When Pittsburg was built in the late 1800s, the city was built with the storm and sanitary sewer system all linked together as one system.

When Pittsburg was built in the late 1800s, the city was built with the storm and sanitary sewer system all linked together as one system.
Slowly, but surely since then, John Van Gorden, assistant city manager, said city workers have worked to separate the two. Unfortunately, he said, it can sometimes be difficult to tell where the problem spots are until the sanitary sewer floods above ground.
“We’re trying to alleviate those problems,” Van Gorden said. “For the 41 years I’ve been here, it’s something the city has worked on when they’ve found those kinds of areas. We’ve always tried to correct them, and we’re still correcting them today.”
It’s something Van Gorden called “a never-ending problem,” and something that Pittsburg City Commissioner Bill Rushton knows all too well. Rushton cited the recent rains as something that moved the manholes off the area between First and Second streets on Warren, near Rushton’s house, flooding the ditch with sewage.
“It just blows the manhole covers off,” Rushton said. “You get raw feces, Tampax and condoms all over the place. The storm ditch just fills up with the feces, and you have to deal with that stench for months. Beyond that, it makes for a great breeding ground for mosquitos.”
Van Gorden said that area could be a problem with two to three inches of rain, but insisted the city was working to find a solution. He said city staff met Tuesday to try and find alternatives for some of the areas, including offloading some of the lines to other sections that aren’t backing up. He said the city would try to work quickly — the problem area is just south of the new Fire Station No. 1.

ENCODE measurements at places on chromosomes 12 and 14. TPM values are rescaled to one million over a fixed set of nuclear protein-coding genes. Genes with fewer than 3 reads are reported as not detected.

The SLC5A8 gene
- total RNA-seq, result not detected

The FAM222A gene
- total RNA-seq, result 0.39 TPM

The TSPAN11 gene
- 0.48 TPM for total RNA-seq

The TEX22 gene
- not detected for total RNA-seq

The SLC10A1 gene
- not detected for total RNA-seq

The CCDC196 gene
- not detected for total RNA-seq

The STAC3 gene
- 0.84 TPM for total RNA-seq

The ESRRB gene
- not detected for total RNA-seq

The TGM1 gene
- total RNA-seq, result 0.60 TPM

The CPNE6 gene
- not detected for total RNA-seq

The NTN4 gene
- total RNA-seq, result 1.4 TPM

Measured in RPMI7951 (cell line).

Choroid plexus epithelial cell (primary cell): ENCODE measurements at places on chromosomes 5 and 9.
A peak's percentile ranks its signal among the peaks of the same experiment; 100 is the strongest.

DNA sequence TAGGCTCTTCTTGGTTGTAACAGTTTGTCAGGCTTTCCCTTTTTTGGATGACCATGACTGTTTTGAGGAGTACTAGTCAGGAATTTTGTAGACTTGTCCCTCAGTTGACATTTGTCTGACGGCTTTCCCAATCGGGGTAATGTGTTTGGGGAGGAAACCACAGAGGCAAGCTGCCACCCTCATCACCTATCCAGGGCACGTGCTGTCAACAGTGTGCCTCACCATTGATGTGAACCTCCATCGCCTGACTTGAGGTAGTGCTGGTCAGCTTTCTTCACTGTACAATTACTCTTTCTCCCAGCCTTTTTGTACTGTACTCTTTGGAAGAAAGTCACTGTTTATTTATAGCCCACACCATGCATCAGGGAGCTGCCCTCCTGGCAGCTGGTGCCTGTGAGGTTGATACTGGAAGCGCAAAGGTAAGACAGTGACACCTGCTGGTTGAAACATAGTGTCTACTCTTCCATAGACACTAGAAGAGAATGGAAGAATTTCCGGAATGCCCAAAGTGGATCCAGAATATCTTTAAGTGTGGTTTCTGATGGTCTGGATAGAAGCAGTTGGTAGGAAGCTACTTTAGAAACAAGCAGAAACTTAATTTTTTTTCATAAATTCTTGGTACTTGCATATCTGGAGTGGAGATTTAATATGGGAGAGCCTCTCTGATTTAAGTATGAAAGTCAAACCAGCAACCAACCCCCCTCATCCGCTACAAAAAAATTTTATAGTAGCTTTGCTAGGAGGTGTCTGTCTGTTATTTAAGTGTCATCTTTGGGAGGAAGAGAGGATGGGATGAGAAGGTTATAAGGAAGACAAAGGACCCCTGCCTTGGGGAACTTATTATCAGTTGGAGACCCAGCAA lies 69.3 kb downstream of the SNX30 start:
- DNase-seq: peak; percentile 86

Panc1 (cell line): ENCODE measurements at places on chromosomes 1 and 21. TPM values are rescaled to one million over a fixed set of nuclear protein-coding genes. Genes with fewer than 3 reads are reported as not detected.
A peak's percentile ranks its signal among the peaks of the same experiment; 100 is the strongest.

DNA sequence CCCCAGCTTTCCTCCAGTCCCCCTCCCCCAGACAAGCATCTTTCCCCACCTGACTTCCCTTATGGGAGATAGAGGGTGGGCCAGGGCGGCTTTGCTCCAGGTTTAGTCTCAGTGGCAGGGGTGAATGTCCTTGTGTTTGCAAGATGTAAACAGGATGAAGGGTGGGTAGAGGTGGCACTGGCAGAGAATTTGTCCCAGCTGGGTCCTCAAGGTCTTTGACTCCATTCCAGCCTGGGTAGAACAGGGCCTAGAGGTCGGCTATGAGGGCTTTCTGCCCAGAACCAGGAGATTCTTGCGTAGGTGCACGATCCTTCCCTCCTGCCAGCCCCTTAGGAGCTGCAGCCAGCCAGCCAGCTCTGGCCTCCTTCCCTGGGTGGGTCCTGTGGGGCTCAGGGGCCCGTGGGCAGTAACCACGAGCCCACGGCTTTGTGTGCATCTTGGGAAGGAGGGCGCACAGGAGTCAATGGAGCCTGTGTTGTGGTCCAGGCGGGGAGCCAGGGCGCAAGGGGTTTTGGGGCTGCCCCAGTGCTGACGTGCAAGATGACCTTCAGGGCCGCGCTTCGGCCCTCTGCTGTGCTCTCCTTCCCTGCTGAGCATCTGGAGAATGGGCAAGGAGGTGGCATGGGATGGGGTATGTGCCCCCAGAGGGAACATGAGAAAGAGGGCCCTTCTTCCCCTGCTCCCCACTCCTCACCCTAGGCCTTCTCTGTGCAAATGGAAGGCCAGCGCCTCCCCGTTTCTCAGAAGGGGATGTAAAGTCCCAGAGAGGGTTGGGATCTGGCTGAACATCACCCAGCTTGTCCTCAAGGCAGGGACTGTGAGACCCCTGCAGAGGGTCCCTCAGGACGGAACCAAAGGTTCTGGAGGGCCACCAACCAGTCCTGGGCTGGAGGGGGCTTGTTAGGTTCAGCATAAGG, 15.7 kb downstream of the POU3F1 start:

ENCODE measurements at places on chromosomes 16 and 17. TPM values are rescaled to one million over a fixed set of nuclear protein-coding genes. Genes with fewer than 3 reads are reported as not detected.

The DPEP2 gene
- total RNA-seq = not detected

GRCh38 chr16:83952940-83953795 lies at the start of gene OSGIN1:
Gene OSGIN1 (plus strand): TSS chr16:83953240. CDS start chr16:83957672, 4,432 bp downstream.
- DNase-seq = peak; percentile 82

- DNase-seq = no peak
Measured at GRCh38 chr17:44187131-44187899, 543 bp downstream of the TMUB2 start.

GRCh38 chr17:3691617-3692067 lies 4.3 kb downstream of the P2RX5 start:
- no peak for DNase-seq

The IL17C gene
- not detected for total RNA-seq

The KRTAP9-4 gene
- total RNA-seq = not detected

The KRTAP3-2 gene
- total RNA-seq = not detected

“We think that we may have a solution,” Van Gorden said. “We have to take care of some things. We’re trying to do some things with some lines that will correct some of those areas that are surcharging.”
But the problems don’t necessarily have a lined-up monetary solution — Van Gorden said the storm water utility was designed to use on storm sewers, not sanitary ones. Right now, that money is funding the $1.6 million Seventh and Joplin storm sewer project.
“This is honestly going to be an on-going thing forever to continue working on those lines,” Van Gorden said. “We’ve still got sources where the storm sewer is getting into the sanitary sewer and causing problems.
“We’ve found several problems that we’ve detected in the process of repairing the lines,” Van Gorden said. “But even if we got every problem fixed right now, we’re going to have to continue to work to keep the problems down. We’re trying to get it down to a roar, but we’ve been working on that for years. We’re going to continue working on it.”
Rushton said he knew it was a big problem through the city.
“It’s honestly this way all over town,” Rushton said. “We have broken lines and infiltration and it just overloads. We’re trying to run a 1910 sewer line with 2008 water, and it’s not making it.
“Up until the last few years, there wasn’t really a dime, or any significant money spent,” Rushton said. “Now we’re trying to fix it, we’re spending millions of dollars, and we’ve still got it. It’s just enormous.”

Kevin Flaherty can be reached at kevin.flaherty@morningsun.net or by calling 231-2600 Ext. 134